Patchogue Village officials fear a massive overhaul of Shorefront Park would eat up too big a chunk of the $5 million donated to Patchogue from an anonymous benefactor for a village-wide parks overhaul.
So they’ve decided to address the needs of the village’s four smaller parks first.
Whatever’s left over would go toward, eventually, ripping out deteriorating bulkhead along the bay in Shorefront and replacing it with a passive shoreline —among other potential upgrades like a splash park or skating rink.
“We’re going to make sure that every one of our parks gets attention, because every neighborhood that has a park needs that,” Mayor Paul Pontieri said after Monday night’s Village Board meeting, at which the plans were announced. “Belzak Park, for example, is just a big pile of sand with some tennis courts and a set of swings. It needs an upgrade.”
It had previously looked as if the village would make Shorefront the priority and address the smaller parks in piecemeal moving forward.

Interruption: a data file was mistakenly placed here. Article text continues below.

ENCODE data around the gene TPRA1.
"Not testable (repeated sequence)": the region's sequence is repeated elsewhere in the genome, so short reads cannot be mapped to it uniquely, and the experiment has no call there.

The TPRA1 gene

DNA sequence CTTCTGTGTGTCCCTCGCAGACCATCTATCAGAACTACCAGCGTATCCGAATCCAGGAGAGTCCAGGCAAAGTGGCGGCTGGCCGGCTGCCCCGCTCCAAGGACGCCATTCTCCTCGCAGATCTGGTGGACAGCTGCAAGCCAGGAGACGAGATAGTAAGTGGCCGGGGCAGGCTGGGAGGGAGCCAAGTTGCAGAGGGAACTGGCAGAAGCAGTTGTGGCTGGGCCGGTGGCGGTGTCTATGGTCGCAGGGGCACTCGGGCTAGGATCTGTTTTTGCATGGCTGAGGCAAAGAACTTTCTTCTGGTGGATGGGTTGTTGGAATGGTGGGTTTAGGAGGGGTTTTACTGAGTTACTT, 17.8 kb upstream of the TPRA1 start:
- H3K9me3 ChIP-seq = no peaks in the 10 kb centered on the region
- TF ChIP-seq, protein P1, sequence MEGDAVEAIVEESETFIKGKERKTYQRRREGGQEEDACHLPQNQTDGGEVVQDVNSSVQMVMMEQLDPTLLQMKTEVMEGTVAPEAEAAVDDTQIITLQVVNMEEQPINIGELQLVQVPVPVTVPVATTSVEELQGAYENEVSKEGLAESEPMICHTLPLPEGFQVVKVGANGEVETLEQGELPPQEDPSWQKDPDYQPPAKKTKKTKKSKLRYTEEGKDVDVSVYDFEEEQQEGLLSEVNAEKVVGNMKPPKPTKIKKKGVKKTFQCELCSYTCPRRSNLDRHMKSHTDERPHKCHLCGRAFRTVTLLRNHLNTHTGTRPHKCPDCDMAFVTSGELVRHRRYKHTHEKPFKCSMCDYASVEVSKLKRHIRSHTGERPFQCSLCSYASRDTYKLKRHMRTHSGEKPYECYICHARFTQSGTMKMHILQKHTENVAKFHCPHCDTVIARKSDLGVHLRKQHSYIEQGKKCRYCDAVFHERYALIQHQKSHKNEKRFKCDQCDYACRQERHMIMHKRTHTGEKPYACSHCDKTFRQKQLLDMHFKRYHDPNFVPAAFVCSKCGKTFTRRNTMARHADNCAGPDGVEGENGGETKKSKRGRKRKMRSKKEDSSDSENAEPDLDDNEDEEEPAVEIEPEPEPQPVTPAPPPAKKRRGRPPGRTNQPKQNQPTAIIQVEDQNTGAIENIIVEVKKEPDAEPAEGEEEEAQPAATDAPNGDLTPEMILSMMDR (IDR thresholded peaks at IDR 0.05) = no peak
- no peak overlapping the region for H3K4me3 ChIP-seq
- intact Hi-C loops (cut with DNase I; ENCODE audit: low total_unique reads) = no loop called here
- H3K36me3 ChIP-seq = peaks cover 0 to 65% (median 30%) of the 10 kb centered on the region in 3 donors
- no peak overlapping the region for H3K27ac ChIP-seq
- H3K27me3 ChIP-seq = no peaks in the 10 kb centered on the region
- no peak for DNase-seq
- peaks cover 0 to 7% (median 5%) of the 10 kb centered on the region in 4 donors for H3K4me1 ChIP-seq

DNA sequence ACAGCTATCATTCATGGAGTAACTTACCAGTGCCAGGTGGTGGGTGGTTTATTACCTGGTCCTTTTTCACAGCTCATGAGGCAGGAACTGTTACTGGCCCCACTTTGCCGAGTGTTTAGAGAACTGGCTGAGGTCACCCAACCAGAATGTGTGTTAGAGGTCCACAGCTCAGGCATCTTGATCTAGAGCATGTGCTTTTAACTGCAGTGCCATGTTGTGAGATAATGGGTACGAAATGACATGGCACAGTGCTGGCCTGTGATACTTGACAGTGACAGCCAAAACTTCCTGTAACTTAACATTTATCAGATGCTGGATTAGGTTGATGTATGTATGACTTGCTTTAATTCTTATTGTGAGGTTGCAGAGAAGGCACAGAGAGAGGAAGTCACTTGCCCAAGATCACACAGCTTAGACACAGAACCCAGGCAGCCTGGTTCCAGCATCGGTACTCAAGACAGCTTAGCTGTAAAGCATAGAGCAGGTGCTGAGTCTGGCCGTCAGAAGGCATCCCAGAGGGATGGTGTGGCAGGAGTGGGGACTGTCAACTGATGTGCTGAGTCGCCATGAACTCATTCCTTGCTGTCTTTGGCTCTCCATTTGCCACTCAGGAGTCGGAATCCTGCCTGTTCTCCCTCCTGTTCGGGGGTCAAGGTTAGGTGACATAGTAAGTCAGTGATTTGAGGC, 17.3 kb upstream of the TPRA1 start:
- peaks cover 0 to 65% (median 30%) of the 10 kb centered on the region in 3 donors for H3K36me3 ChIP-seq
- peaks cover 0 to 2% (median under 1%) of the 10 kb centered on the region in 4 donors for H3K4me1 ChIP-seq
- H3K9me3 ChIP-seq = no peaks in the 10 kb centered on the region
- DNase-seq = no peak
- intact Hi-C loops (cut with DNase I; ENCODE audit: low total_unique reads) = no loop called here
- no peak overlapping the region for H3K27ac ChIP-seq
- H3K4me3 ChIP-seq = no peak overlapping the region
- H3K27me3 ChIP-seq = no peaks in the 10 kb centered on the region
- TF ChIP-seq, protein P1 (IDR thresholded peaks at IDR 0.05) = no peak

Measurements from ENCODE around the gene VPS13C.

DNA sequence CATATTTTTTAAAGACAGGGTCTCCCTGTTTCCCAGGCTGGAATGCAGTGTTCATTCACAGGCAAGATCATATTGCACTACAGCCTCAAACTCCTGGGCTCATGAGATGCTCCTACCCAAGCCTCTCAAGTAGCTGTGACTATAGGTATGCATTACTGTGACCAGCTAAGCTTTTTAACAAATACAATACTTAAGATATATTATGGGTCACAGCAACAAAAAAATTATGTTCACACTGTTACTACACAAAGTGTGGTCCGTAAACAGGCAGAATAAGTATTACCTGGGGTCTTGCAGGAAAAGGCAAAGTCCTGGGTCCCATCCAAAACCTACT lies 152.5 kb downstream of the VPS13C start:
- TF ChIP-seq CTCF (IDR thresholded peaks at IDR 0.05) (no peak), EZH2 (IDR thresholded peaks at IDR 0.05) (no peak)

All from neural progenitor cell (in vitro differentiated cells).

To help map out a plan, the Village Board authorized an internal cost analysis to figure out what, exactly, the village wants to incorporate from conceptual designs unveiled to the public in October (read below), and how much it will cost to start work at the four smaller parks: Four Sisters. Father Tortura, Belzak and Waldbauer (Rider Avenue).
A committee met recently and came up with the idea of addressing the four smaller parks’ needs first said Trustee Joe Keyes, who said the group couldn’t see dumping $5 million into Shorefront alone.
“Hopefully sooner rather than later we’ll start to see something happening with the parks,” Keyes said.
Expecting the village will need more money, the board on Monday night also authorized applying for state grants to help efforts at both Shorefront and Father Tortura.
Pontieri said the donation helps the village also because the money can go toward some large grant awards that would require matching contributions on the part of the recipients.
Photo: The bay shoreline as it appeared at Shorefront Park in October. (file photo)